Then we were off to see the the Nativity, another feat of lighting and hydraulics. The story was narrated by one of those über-macho voices that will be forever associated with 1970s Old Spice adverts. To the strains of "Silent Night", the guiding star sprinted across the ceiling, arriving at the stable a nose behind the Magi, which just goes to show how wise they really were.

As time was getting on, we made for the Creation - quickly taking in the Resurrection one more time en route - to see how it all began. And verily there was a rather good laser display set to a tune by Enya.

To get the full effect from a visit to Tierra Santa you have to go after dark, so you can properly enjoy the special effects and period costumes as you walk through the gloom of the fibreglass alleys. And don't forget to spare some time for the authentic live dance show in the main square, which was mercifully rained off the night we were there.

During Holy Week, thousands will come to see some of the main events of Jesus's final hours played out by actors. Indeed, since it was founded in 1999, Tierra Santa has had millions of visitors file through its gates - some devout believers, others sniggering cynics there for an utterly kitsch experience.

Middle-class porteños regard the theme park as extremely corny. This is, after all, a nation that takes its religion seriously.

Peter Johnson, business editor of the English-language daily the Buenos Aires Herald, speculates: "Maybe the theme park took off here because of the Jewish-Muslim-Christian mix that there is in Buenos Aires, where they seem to get on quite well with each other, unlike other parts of the world."

But somehow Tierra Santa seems completely out of place in this city. There are many parts of South America where a theme-park treatment of faith would sit more comfortably.

In Bolivia, by the side of Lake Titicaca, we witnessed a priest blessing people's cars and trucks with holy water. At the Witches' Market in La Paz, people buy llama foetuses to bury in the foundations of new homes as a measure of protection against evil spirits. (This in a country where well over 90 per cent of the people call themselves Christians.) There, as in Peru and parts of Argentina and Chile, Catholicism and indigenous beliefs often intermingle. Many of Tierra Santa's visitors come from outside the country; on the day we went, there were big parties of ultra-religious Brazilians.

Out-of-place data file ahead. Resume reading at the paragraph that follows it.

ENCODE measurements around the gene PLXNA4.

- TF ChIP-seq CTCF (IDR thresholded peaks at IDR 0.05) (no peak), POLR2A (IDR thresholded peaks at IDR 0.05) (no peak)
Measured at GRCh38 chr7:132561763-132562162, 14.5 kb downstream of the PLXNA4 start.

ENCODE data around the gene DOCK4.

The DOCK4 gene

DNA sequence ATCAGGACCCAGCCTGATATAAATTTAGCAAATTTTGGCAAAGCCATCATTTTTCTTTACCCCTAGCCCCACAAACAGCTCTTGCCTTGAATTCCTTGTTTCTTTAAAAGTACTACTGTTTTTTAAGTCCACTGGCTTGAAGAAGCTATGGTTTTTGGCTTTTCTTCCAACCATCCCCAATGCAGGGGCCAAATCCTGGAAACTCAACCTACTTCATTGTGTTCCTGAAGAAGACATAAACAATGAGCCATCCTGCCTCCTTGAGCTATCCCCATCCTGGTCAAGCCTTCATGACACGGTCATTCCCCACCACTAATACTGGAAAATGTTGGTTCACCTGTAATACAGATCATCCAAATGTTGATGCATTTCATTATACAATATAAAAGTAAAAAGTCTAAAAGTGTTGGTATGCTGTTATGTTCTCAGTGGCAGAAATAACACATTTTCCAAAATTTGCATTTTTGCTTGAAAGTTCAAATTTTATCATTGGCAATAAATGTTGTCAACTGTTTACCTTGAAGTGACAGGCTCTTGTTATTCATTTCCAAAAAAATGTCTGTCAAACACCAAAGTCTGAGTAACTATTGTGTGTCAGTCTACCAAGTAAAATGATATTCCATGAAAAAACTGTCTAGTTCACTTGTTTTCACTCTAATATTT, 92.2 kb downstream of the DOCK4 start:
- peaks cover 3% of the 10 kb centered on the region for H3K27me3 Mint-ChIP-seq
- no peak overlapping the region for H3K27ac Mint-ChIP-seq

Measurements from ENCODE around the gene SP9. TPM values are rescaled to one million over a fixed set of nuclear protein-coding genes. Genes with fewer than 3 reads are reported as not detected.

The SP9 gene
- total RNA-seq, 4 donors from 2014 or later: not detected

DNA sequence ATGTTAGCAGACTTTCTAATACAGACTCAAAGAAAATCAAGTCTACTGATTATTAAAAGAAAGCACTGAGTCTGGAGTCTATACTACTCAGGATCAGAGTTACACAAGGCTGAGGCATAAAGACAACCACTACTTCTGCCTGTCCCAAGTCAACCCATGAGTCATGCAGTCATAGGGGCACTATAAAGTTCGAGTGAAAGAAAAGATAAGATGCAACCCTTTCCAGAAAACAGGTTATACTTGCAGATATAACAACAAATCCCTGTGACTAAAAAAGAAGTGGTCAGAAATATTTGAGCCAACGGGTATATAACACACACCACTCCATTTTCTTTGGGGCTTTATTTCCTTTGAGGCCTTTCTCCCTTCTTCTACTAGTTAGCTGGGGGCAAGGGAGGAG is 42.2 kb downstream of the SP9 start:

As to who financed the theme park, I'm told that Tierra Santa's backers prefer to remain in the shadows, although the person who made many of the models is an eccentric called Fernando Pugliese. His website says he was first approached about the project by the Union of Shopworkers in 1998.

However it came about, it is one of the most entertaining evenings you can spend in Buenos Aires. And for all those Brazilian visitors, it's a far more cost-effective pilgrimage than going all the way to Jerusalem.

Ben Davies trained as a journalist after taking most of the 1990s off. Prior to joining the New Statesman he spent five years working as a politics reporter for the BBC News website. He lives in North London.

This article first appeared in the 09 April 2007 issue of the New Statesman, France: Vive la différence?